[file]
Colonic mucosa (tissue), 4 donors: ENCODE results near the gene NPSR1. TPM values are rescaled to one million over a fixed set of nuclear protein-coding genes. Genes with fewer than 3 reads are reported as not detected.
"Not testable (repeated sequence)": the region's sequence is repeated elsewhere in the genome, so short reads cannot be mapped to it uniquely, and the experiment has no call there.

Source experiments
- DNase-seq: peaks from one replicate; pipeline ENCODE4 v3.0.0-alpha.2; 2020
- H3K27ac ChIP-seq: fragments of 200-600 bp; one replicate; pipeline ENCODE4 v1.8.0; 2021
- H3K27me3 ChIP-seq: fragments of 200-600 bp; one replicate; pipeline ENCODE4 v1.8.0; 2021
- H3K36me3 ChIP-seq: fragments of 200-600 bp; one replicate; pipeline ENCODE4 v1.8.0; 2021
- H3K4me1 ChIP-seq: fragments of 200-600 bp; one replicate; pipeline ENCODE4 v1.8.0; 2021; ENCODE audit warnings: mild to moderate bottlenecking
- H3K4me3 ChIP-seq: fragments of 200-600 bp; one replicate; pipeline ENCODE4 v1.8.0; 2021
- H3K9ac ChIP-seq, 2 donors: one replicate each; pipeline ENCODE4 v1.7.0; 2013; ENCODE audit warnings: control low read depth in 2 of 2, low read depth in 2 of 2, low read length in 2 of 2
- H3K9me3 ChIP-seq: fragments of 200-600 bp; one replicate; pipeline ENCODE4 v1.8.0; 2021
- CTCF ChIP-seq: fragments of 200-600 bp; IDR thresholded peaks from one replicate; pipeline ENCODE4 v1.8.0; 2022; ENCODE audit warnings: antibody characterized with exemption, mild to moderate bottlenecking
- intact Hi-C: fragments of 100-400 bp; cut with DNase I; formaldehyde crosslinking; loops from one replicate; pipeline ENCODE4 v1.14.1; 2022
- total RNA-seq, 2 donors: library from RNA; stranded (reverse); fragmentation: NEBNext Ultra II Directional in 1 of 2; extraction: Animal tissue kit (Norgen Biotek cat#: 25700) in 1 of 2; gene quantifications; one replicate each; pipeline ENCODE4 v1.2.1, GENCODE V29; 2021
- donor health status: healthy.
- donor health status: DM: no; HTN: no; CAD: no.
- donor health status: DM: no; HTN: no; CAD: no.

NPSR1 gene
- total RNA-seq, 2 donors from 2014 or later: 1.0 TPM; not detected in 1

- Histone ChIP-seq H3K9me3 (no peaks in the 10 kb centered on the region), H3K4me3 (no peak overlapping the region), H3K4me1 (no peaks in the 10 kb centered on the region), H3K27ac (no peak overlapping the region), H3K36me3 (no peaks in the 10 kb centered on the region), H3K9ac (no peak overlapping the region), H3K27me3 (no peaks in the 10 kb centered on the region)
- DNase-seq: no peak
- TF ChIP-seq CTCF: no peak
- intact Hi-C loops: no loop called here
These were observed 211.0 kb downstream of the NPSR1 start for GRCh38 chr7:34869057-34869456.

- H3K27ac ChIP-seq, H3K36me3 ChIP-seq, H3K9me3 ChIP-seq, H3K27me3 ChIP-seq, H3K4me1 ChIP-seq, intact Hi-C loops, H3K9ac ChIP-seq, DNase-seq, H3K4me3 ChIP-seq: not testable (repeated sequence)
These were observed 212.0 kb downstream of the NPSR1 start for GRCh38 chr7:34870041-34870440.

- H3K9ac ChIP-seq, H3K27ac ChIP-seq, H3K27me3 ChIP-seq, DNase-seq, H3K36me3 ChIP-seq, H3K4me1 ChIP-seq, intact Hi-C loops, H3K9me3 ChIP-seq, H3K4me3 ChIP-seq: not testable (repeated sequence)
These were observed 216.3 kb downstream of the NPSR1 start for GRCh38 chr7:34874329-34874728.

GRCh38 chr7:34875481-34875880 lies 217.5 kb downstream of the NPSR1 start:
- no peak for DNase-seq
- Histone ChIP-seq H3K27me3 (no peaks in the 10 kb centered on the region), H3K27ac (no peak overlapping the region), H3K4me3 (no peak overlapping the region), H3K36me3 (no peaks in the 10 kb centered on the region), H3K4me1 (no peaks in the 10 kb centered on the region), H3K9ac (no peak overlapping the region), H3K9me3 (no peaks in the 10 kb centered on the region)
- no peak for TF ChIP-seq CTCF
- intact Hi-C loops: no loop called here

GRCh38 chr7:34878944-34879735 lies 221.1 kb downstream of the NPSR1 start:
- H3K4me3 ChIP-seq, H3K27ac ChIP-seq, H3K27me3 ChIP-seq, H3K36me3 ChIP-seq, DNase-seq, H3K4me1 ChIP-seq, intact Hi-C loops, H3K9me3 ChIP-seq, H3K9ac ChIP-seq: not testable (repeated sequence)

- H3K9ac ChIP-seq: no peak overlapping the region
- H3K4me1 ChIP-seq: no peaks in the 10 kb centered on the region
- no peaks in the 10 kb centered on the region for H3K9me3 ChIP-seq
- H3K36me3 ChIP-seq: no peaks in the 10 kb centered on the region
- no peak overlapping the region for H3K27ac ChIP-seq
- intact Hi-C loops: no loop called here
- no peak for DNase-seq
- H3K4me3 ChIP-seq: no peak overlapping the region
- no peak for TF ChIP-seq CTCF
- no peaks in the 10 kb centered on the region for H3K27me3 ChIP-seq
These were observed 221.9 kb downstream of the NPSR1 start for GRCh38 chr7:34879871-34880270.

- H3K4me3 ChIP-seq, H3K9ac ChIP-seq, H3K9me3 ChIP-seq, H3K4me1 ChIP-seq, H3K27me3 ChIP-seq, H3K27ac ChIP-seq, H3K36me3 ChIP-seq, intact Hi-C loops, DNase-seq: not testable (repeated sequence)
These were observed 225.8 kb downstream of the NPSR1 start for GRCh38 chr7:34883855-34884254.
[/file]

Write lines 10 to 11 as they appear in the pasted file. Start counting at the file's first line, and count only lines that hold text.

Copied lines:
- H3K9ac ChIP-seq, 2 donors: one replicate each; pipeline ENCODE4 v1.7.0; 2013; ENCODE audit warnings: control low read depth in 2 of 2, low read depth in 2 of 2, low read length in 2 of 2
- H3K9me3 ChIP-seq: fragments of 200-600 bp; one replicate; pipeline ENCODE4 v1.8.0; 2021